Racial Differences in the Consequences of Childhood Maltreatment for Adolescent and Young Adult Depression, Heavy Drinking, and Violence

Journal of Adolescent Health, 02/24/2012

Lee C et al. – Childhood maltreatment has similar negative consequences for black and white male youth during adolescence. Extending intervention efforts through adolescence is important to alleviate these problems among victims.

Methods

  • Data were obtained from the Pittsburgh Youth Study, a prospective longitudinal study of urban males (N = 971, 56% black).
  • Childhood maltreatment was defined as substantiated physical or sexual abuse, physical neglect, emotional maltreatment, or moral/legal/educational maltreatment, with the first referral before 12 years of age.
  • Self-reports of depressive symptoms and heavy drinking (consuming more than six drinks on a single occasion) and official, parent, and self-reports of violent offending were assessed between 12 and 17 years of age (adolescence) and at 24/25 years of age (young adulthood).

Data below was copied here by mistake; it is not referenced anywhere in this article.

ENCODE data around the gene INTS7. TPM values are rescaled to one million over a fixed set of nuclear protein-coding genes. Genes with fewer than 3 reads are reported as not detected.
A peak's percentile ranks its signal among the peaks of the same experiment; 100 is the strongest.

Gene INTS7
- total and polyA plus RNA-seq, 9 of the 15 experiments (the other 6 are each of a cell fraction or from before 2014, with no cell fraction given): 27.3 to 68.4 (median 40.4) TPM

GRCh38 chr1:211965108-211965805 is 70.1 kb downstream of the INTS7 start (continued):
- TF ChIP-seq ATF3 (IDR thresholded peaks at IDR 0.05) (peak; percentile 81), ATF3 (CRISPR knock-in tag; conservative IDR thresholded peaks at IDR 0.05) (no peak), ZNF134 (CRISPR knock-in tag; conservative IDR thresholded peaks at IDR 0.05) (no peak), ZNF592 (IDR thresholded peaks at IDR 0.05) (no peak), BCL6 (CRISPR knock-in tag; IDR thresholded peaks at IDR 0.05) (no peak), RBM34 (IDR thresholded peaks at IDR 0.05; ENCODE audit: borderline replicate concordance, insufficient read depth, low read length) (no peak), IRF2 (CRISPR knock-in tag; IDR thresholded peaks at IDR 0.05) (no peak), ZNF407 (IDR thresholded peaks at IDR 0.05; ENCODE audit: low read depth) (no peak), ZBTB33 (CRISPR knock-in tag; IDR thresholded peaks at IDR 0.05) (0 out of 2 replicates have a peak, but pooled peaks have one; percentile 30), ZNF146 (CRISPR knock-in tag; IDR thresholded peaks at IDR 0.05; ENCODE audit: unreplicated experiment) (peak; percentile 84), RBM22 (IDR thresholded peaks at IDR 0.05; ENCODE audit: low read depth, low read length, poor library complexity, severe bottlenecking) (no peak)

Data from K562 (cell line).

• Regression analyses were conducted to examine childhood maltreatment and race, as well as maltreatment-by-race interactions, as predictors of the three outcomes.

Results

  • Prevalence of childhood maltreatment was higher for black than for white boys; however, there were no racial differences in timing, type, severity, and chronicity of maltreatment.
  • When socioeconomic status and cohort were controlled, childhood maltreatment significantly predicted depressive symptoms and violence in adolescence but none of the outcomes in young adulthood.
  • Race was a significant predictor of heavy drinking and violence during adolescence, and of all three outcomes in young adulthood. No significant race-by-maltreatment interaction effects were found.

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